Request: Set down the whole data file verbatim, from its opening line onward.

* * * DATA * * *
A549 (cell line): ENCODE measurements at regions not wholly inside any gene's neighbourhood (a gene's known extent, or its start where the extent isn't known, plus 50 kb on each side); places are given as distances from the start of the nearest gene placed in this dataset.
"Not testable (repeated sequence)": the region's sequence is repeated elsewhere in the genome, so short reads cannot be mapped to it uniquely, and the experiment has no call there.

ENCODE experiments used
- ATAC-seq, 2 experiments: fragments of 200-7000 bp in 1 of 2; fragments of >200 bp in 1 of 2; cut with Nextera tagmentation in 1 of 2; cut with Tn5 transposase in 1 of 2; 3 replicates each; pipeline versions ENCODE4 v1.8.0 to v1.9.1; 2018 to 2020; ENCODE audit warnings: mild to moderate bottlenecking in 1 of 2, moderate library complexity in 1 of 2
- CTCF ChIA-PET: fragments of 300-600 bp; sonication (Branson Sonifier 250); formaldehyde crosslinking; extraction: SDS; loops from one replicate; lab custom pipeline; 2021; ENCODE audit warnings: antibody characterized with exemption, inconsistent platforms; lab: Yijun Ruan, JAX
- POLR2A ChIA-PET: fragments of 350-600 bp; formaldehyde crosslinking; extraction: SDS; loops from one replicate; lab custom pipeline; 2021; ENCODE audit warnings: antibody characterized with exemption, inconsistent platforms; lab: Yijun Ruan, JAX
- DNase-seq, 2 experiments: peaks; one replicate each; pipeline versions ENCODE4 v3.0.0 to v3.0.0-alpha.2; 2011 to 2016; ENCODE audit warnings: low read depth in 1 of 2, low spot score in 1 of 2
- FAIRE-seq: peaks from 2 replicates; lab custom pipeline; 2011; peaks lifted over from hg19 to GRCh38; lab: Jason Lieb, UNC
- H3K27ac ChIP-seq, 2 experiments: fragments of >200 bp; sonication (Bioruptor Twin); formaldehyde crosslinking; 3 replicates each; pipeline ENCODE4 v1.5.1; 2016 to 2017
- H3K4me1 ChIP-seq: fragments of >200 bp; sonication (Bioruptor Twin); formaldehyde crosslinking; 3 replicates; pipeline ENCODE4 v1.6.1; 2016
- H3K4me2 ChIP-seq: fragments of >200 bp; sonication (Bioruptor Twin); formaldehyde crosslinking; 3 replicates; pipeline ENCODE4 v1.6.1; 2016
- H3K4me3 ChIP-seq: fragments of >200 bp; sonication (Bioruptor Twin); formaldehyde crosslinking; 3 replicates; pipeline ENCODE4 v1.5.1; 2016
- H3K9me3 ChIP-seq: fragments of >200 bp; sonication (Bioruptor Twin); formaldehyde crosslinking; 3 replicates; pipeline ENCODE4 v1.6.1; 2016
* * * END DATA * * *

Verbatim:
A549 (cell line): ENCODE measurements at regions not wholly inside any gene's neighbourhood (a gene's known extent, or its start where the extent isn't known, plus 50 kb on each side); places are given as distances from the start of the nearest gene placed in this dataset.
"Not testable (repeated sequence)": the region's sequence is repeated elsewhere in the genome, so short reads cannot be mapped to it uniquely, and the experiment has no call there.

ENCODE experiments used
- ATAC-seq, 2 experiments: fragments of 200-7000 bp in 1 of 2; fragments of >200 bp in 1 of 2; cut with Nextera tagmentation in 1 of 2; cut with Tn5 transposase in 1 of 2; 3 replicates each; pipeline versions ENCODE4 v1.8.0 to v1.9.1; 2018 to 2020; ENCODE audit warnings: mild to moderate bottlenecking in 1 of 2, moderate library complexity in 1 of 2
- CTCF ChIA-PET: fragments of 300-600 bp; sonication (Branson Sonifier 250); formaldehyde crosslinking; extraction: SDS; loops from one replicate; lab custom pipeline; 2021; ENCODE audit warnings: antibody characterized with exemption, inconsistent platforms; lab: Yijun Ruan, JAX
- POLR2A ChIA-PET: fragments of 350-600 bp; formaldehyde crosslinking; extraction: SDS; loops from one replicate; lab custom pipeline; 2021; ENCODE audit warnings: antibody characterized with exemption, inconsistent platforms; lab: Yijun Ruan, JAX
- DNase-seq, 2 experiments: peaks; one replicate each; pipeline versions ENCODE4 v3.0.0 to v3.0.0-alpha.2; 2011 to 2016; ENCODE audit warnings: low read depth in 1 of 2, low spot score in 1 of 2
- FAIRE-seq: peaks from 2 replicates; lab custom pipeline; 2011; peaks lifted over from hg19 to GRCh38; lab: Jason Lieb, UNC
- H3K27ac ChIP-seq, 2 experiments: fragments of >200 bp; sonication (Bioruptor Twin); formaldehyde crosslinking; 3 replicates each; pipeline ENCODE4 v1.5.1; 2016 to 2017
- H3K4me1 ChIP-seq: fragments of >200 bp; sonication (Bioruptor Twin); formaldehyde crosslinking; 3 replicates; pipeline ENCODE4 v1.6.1; 2016
- H3K4me2 ChIP-seq: fragments of >200 bp; sonication (Bioruptor Twin); formaldehyde crosslinking; 3 replicates; pipeline ENCODE4 v1.6.1; 2016
- H3K4me3 ChIP-seq: fragments of >200 bp; sonication (Bioruptor Twin); formaldehyde crosslinking; 3 replicates; pipeline ENCODE4 v1.5.1; 2016
- H3K9me3 ChIP-seq: fragments of >200 bp; sonication (Bioruptor Twin); formaldehyde crosslinking; 3 replicates; pipeline ENCODE4 v1.6.1; 2016